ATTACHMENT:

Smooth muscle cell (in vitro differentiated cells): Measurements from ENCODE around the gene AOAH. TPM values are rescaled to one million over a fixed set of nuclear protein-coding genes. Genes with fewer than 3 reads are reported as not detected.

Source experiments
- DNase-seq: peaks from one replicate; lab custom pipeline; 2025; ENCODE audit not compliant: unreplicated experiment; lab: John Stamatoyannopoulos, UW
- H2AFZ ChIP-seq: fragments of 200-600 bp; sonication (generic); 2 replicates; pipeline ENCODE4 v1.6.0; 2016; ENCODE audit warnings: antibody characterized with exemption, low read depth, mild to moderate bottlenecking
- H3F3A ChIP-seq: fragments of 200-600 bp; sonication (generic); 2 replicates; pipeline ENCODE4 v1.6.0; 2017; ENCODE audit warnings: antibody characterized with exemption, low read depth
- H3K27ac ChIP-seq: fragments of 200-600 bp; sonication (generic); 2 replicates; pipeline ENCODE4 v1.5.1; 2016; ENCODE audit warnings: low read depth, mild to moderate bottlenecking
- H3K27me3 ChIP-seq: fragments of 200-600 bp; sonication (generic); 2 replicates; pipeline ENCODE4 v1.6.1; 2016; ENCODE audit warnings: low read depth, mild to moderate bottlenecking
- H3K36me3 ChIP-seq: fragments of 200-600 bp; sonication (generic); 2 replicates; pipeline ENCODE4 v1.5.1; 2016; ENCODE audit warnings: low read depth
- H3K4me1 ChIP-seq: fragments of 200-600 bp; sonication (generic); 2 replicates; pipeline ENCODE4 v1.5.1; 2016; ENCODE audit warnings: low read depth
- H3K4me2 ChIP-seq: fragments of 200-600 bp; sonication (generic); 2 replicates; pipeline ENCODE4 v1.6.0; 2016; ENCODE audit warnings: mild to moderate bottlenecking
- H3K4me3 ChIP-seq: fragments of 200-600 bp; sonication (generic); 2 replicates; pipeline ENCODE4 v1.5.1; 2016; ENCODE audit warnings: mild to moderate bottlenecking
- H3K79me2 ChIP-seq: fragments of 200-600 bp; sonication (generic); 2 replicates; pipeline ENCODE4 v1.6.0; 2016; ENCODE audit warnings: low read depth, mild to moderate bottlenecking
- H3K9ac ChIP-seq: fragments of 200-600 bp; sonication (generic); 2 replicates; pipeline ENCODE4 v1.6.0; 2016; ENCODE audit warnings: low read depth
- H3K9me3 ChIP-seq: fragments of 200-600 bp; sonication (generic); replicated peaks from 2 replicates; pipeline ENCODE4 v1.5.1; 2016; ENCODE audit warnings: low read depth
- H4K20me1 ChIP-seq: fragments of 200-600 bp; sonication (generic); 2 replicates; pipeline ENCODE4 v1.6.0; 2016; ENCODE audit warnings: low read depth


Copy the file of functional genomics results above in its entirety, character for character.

Smooth muscle cell (in vitro differentiated cells): Measurements from ENCODE around the gene AOAH. TPM values are rescaled to one million over a fixed set of nuclear protein-coding genes. Genes with fewer than 3 reads are reported as not detected.

Source experiments
- DNase-seq: peaks from one replicate; lab custom pipeline; 2025; ENCODE audit not compliant: unreplicated experiment; lab: John Stamatoyannopoulos, UW
- H2AFZ ChIP-seq: fragments of 200-600 bp; sonication (generic); 2 replicates; pipeline ENCODE4 v1.6.0; 2016; ENCODE audit warnings: antibody characterized with exemption, low read depth, mild to moderate bottlenecking
- H3F3A ChIP-seq: fragments of 200-600 bp; sonication (generic); 2 replicates; pipeline ENCODE4 v1.6.0; 2017; ENCODE audit warnings: antibody characterized with exemption, low read depth
- H3K27ac ChIP-seq: fragments of 200-600 bp; sonication (generic); 2 replicates; pipeline ENCODE4 v1.5.1; 2016; ENCODE audit warnings: low read depth, mild to moderate bottlenecking
- H3K27me3 ChIP-seq: fragments of 200-600 bp; sonication (generic); 2 replicates; pipeline ENCODE4 v1.6.1; 2016; ENCODE audit warnings: low read depth, mild to moderate bottlenecking
- H3K36me3 ChIP-seq: fragments of 200-600 bp; sonication (generic); 2 replicates; pipeline ENCODE4 v1.5.1; 2016; ENCODE audit warnings: low read depth
- H3K4me1 ChIP-seq: fragments of 200-600 bp; sonication (generic); 2 replicates; pipeline ENCODE4 v1.5.1; 2016; ENCODE audit warnings: low read depth
- H3K4me2 ChIP-seq: fragments of 200-600 bp; sonication (generic); 2 replicates; pipeline ENCODE4 v1.6.0; 2016; ENCODE audit warnings: mild to moderate bottlenecking
- H3K4me3 ChIP-seq: fragments of 200-600 bp; sonication (generic); 2 replicates; pipeline ENCODE4 v1.5.1; 2016; ENCODE audit warnings: mild to moderate bottlenecking
- H3K79me2 ChIP-seq: fragments of 200-600 bp; sonication (generic); 2 replicates; pipeline ENCODE4 v1.6.0; 2016; ENCODE audit warnings: low read depth, mild to moderate bottlenecking
- H3K9ac ChIP-seq: fragments of 200-600 bp; sonication (generic); 2 replicates; pipeline ENCODE4 v1.6.0; 2016; ENCODE audit warnings: low read depth
- H3K9me3 ChIP-seq: fragments of 200-600 bp; sonication (generic); replicated peaks from 2 replicates; pipeline ENCODE4 v1.5.1; 2016; ENCODE audit warnings: low read depth
- H4K20me1 ChIP-seq: fragments of 200-600 bp; sonication (generic); 2 replicates; pipeline ENCODE4 v1.6.0; 2016; ENCODE audit warnings: low read depth